With SQL-on-Hadoop technologies, it’s possible to access big data stored in Hadoop by using the familiar SQL language. Users can plug in almost any reporting or analytical tool to analyze and study the data. Before SQL-on-Hadoop, accessing big data was restricted to the happy few. You had to have in-depth knowledge of technical application programming interfaces, such as the ones for the Hadoop Distributed File System, MapReduce or HBase, to work with the data. Now, thanks to SQL-on-Hadoop, everyone can use his favorite tool. For an organization, that opens up big data to a much larger audience, which can increase the return on its big data investment.

    The first SQL-on-Hadoop engine was Apache Hive, but during the last 12 months, many new ones have been released. These include CitusDB, Cloudera Impala, Concurrent Lingual, Hadapt, InfiniDB, JethroData, MammothDB, Apache Drill, MemSQL, Pivotal HawQ, Progress DataDirect, ScleraDB, Simba and Splice Machine.

    In addition to these implementations, all the data virtualization servers should be included because they also offer SQL access to Hadoop data. In fact, they are designed to access all kinds of data sources, including Hadoop, and they allow different data sources to be integrated. Examples of data virtualization servers are Cirro Data Hub, Cisco/Composite Information Server, Denodo Platform, Informatica Data Services, Red Hat JBoss Data Virtualization and Stone Bond Enterprise Enabler Virtuoso.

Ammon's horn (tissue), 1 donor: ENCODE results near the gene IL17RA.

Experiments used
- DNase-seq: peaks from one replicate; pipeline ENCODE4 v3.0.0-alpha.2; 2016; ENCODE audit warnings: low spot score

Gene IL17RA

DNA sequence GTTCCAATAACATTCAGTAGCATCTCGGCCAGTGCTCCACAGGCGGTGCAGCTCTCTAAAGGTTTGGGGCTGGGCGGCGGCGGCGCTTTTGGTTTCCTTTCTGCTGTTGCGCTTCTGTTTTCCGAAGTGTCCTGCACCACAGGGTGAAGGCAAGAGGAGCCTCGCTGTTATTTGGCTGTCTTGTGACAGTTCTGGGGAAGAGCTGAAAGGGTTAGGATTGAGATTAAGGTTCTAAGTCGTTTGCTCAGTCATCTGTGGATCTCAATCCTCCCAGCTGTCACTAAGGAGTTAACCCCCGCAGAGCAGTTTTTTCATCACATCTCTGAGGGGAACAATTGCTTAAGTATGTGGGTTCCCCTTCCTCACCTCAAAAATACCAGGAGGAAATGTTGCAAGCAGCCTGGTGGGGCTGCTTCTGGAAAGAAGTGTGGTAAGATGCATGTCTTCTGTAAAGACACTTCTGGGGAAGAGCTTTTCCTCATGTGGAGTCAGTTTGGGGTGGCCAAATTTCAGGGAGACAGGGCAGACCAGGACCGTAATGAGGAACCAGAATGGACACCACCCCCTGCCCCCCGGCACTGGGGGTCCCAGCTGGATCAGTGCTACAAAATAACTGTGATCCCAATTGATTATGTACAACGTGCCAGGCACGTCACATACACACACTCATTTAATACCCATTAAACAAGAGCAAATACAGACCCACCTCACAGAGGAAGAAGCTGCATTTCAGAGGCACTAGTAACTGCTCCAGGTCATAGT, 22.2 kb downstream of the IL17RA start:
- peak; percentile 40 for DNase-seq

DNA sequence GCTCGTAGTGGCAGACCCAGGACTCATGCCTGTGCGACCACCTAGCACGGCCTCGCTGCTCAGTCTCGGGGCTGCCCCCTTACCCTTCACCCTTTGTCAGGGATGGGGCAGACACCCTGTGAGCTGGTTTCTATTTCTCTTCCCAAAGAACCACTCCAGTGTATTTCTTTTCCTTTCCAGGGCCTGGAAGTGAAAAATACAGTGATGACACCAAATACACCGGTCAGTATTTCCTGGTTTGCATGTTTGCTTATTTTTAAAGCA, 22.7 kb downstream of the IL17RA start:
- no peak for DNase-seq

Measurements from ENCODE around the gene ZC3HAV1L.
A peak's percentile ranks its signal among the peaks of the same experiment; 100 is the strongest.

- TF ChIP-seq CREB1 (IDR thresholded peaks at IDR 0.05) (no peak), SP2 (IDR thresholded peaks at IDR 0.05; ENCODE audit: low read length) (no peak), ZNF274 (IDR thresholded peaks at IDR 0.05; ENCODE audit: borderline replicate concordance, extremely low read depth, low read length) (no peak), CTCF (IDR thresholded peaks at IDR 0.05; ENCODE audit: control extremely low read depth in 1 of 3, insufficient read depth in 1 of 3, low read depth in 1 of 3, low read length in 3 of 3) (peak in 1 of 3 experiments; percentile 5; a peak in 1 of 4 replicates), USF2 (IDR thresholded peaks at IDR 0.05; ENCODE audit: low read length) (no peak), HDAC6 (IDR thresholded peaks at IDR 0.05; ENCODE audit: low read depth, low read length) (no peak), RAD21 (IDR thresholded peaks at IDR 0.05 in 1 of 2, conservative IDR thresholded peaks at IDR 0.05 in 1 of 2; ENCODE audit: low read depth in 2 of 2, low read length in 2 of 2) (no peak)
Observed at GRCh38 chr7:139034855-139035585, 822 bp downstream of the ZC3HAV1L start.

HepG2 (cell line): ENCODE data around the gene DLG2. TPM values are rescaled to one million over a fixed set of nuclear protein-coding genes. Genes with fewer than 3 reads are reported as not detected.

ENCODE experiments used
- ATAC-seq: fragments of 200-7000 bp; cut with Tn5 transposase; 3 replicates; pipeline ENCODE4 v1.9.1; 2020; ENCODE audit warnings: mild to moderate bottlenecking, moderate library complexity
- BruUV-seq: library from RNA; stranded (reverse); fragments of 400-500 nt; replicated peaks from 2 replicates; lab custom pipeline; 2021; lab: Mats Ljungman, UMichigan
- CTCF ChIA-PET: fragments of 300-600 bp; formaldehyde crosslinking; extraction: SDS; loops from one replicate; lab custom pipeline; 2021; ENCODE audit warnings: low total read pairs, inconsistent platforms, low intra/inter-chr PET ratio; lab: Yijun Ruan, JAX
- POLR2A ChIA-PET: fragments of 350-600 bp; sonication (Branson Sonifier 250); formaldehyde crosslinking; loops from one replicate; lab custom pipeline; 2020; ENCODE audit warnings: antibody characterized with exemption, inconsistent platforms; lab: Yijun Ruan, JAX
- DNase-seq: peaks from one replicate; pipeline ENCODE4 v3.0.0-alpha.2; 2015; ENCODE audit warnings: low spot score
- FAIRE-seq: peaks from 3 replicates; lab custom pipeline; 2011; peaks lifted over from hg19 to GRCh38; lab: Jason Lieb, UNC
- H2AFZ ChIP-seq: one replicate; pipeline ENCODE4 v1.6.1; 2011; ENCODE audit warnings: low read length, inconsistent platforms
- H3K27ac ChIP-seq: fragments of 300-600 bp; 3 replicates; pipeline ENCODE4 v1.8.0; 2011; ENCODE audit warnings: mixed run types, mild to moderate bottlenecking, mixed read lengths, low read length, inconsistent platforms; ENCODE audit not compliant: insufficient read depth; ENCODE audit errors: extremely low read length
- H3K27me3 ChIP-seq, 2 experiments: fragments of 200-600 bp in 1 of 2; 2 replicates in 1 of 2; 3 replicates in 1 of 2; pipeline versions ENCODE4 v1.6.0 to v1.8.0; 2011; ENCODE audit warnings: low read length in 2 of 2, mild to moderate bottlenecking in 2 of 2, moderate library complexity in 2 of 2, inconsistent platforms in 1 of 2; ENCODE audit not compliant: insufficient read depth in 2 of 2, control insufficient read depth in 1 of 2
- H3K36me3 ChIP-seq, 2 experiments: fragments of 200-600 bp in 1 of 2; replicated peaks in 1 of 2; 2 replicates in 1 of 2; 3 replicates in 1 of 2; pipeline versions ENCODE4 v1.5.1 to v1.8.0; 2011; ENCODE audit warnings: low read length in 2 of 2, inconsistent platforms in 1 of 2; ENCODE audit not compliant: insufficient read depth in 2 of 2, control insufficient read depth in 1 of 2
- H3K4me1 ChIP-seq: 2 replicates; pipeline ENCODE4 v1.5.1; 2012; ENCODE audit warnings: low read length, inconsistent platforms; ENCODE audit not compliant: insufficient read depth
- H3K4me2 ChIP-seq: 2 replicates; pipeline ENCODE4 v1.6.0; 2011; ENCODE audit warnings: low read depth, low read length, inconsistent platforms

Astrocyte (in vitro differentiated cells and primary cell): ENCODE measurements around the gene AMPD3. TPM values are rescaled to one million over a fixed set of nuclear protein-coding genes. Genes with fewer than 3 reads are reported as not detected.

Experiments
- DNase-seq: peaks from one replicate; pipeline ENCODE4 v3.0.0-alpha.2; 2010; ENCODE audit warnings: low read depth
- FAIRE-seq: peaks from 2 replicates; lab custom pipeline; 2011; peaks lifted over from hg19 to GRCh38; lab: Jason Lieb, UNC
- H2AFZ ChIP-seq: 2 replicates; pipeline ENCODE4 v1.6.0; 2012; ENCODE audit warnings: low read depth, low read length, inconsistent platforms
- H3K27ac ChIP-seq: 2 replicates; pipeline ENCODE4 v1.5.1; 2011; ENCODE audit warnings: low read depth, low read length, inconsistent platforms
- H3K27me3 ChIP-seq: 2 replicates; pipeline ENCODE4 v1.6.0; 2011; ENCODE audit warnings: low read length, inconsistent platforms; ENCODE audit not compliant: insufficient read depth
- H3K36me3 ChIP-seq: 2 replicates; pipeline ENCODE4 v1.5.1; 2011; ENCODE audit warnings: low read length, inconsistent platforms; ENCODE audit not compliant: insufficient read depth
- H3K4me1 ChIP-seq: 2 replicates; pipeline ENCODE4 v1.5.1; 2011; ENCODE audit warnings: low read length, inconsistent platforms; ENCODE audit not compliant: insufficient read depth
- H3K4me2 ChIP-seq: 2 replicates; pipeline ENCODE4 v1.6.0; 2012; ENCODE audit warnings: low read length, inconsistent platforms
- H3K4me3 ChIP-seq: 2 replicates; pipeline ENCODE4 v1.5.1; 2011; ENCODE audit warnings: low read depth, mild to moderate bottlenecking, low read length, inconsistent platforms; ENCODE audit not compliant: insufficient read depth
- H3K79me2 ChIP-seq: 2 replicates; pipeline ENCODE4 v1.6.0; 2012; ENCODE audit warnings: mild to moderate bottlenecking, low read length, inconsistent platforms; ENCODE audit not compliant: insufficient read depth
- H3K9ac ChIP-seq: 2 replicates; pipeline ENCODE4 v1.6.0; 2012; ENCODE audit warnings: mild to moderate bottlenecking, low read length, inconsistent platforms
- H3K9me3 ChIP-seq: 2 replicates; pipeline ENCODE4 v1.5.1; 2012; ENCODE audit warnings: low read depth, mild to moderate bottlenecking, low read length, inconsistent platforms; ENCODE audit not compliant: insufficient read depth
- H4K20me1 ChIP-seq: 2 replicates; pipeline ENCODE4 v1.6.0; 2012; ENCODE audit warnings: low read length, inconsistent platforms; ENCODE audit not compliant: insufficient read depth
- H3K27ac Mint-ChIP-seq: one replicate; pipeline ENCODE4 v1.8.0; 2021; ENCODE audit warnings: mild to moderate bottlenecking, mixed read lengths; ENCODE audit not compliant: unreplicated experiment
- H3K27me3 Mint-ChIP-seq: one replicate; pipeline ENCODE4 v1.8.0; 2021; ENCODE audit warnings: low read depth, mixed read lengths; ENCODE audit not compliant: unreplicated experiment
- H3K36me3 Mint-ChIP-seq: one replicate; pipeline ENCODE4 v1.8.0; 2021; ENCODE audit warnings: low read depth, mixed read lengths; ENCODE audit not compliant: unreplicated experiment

And, of course, there are a few SQL database management systems that support polyglot persistence. This means that they can store data in their own native SQL database or in Hadoop; by doing so, they also offer SQL access to Hadoop data. Examples are EMC/Greenplum UAP, HP Vertica (on MapR), Microsoft PolyBase, Actian ParAccel and Teradata Aster Database (via SQL-H).

    SQL equality on Hadoop?

    In other words, organizations can choose from a wide range of SQL-on-Hadoop engines. But which one should be selected? Or are they so alike that it doesn’t matter which one is picked?

    The answer is that it does matter, because not all of these technologies are created equal. On the outside, they all look the same, but internally they are very different. For example, CitusDB knows where all the data is stored and uses that knowledge to access the data as efficiently as possible. JethroData stores indexes to get direct access to data, and Splice Machine offers a transactional SQL interface.

    Selecting the right SQL-on-Hadoop technology requires a detailed study. To get started, you should evaluate the following requirements before selecting one of the available engines.

    SQL dialect. The richer the SQL dialect supported, the wider the range of applications that can benefit from it. In addition, the richer the dialect, the more query processing can be pushed to Hadoop and the less the applications and reporting tools have to do.